"Online Community." It's a phrase we're hearing more and more lately, but one that can be misleading. After all, an online community—or any community, for that matter—comprises a variety of people with myriad interests, hobbies, ideas, insights, etc. Is creating a single online community the best way to meet the needs and wants of these individuals?
I don't think so—and neither do the global business leaders I spoke with at the recent DEMOfall show (a premiere showcase for emerging technologies). As we delved deeply into the topic of online communities and how brands can best integrate them into their marketing strategies, a key point emerged: Savvy organizations realize that it's not about creating an overall global community. It's about creating segmented communities with a global overlay. It's about creating an array of intersecting communities—and letting users opt in to participate on the level that is most relevant or important to them.
Micro-communities add value to the user experience
For example, let's look at a ski resort. By the mere fact of frequenting the resort, a person considers himself part of its global community. The resort, however, is composed of a variety of customer groups, including season-pass holders, racers, family skiers, and vacationers. Accordingly, a skier will also feel aligned with one or more of these segmented groups. To fully engage him in its community, the resort needs to allow him to interact with the company—and other community members—at the level that best meets his individual needs and wants. This means enabling individuals to opt in to the global community, a specific community of interest (like the "ski racing" community)—or a combination of the two.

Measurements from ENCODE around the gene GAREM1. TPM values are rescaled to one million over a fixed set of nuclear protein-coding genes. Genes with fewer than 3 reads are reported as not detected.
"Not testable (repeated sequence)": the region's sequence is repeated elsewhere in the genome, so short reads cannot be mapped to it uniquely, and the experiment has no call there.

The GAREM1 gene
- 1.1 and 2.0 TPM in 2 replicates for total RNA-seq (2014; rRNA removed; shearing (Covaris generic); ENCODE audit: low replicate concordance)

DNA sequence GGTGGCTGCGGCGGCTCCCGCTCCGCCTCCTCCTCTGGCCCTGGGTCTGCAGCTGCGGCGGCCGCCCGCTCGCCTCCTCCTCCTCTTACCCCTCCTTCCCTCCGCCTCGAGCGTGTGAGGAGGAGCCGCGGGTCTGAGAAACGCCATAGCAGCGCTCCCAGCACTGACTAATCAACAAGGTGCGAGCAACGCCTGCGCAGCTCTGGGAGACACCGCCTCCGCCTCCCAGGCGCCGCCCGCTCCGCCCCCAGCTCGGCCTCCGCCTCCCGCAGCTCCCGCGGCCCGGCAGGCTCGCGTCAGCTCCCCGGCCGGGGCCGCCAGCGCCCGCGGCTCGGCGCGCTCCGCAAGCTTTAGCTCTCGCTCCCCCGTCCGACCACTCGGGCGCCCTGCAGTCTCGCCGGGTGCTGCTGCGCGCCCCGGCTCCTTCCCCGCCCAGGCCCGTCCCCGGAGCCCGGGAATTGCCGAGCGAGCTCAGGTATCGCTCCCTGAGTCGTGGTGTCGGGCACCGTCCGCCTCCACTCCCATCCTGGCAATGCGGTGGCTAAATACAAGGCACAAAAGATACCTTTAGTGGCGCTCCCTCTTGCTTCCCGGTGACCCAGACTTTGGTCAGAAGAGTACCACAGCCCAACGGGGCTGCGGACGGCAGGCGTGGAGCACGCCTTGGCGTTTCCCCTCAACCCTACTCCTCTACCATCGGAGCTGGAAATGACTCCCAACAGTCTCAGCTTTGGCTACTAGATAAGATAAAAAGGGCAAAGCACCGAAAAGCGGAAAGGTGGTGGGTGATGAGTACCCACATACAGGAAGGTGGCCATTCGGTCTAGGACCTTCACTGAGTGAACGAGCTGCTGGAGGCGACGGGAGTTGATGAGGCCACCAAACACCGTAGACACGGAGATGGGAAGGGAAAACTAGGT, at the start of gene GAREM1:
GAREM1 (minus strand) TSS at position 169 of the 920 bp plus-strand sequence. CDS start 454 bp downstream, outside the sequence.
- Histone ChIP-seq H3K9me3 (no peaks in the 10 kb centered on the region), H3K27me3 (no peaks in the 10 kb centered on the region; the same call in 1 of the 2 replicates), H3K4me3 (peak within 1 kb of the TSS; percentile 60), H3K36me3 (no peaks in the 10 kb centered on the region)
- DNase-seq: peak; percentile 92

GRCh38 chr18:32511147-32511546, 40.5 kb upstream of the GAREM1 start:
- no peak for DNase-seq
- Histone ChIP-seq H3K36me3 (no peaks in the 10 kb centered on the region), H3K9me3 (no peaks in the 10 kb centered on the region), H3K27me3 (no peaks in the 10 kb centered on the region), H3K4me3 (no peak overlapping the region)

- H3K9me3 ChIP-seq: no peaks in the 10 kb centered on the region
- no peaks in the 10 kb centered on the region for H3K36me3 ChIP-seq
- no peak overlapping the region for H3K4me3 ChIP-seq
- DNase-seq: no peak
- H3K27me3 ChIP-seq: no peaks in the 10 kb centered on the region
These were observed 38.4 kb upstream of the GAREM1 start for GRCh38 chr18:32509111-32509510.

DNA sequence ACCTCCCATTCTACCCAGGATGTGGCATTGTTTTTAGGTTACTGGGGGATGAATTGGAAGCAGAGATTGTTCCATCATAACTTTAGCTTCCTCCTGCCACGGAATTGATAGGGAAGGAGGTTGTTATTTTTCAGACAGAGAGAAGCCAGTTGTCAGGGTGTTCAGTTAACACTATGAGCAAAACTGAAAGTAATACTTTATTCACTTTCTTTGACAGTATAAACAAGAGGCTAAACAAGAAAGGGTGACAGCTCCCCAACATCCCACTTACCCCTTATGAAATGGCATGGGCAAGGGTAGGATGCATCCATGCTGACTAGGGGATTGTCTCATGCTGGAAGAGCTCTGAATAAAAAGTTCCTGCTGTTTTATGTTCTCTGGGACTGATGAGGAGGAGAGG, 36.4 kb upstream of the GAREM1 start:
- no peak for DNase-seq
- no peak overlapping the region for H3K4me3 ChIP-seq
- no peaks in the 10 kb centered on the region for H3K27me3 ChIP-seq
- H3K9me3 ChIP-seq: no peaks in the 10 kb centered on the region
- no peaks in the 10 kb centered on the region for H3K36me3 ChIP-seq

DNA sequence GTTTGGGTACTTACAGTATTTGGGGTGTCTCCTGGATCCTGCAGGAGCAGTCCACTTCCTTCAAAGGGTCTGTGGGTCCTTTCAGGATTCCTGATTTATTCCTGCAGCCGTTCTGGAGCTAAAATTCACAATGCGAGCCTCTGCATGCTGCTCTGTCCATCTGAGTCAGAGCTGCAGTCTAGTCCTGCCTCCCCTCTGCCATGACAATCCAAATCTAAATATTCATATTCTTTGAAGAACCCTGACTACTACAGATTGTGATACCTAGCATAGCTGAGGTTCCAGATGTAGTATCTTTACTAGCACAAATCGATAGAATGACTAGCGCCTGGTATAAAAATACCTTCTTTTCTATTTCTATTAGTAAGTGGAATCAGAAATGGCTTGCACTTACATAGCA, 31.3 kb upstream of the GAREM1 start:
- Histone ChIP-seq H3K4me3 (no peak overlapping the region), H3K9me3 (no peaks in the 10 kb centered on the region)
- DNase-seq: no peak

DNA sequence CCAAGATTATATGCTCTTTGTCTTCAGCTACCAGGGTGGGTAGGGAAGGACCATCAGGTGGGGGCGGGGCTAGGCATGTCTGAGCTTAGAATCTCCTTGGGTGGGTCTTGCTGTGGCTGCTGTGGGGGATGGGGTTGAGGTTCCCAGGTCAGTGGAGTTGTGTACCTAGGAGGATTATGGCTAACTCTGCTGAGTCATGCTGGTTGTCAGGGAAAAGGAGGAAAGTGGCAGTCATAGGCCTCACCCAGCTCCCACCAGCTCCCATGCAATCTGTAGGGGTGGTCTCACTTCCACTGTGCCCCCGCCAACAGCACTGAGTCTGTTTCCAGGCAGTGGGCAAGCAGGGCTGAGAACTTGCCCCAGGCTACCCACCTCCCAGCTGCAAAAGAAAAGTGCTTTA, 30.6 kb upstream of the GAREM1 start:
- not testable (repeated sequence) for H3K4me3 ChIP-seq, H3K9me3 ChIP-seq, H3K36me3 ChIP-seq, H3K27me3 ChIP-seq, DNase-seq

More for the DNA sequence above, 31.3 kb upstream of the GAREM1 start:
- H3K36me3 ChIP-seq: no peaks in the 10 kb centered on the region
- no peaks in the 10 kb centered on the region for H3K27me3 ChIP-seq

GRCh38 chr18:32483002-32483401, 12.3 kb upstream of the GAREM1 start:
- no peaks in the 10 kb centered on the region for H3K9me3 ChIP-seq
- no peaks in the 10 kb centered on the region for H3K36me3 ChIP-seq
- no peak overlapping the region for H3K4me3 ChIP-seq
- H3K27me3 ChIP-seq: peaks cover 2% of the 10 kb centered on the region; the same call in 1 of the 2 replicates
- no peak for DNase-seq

An important part of this discussion needs to focus on what prompts people to join online communities in the first place. Offline, most people make friends through an activity or interest. The same can be said in the online world, where communities form around passions and interests. People flock to social networks to collaborate with their peers—swap stories, share ideas, give and seek recommendations, etc. And the conversations they have are specific to their needs and wants at that time.
Marketers need to look at building their branded online community in the same way. While some companies personalize Web sites for different users, the vast majority are "one size fits all," showing essentially the same information to everyone. Individuals, however, interact with a brand differently. They have varying expectations, needs, and wants. Whether these differences are driven by gender, age, geographic location, or the like, the key to delivering a meaningful customer experience is to embrace the diversity of the user base—and to use that information when building the online community.
For instance, instead of building one universal community, Nike has created multiple sub-communities that, when blended together, represent the full spectrum of its consumers.
Runners can join their own Nike sub-community in which they can interact with fellow runners, get involved in group discussions, and learn about events. Soccer enthusiasts can join Nike's joga.com community in which they can meet other soccer players, swap their experiences, and share photos and videos from around the world.
Richard Buck is founder and CEO of Eluma (www.eluma.com), which develops software for building stronger relationships with loyal customers through the power of communities and an always-on desktop connection.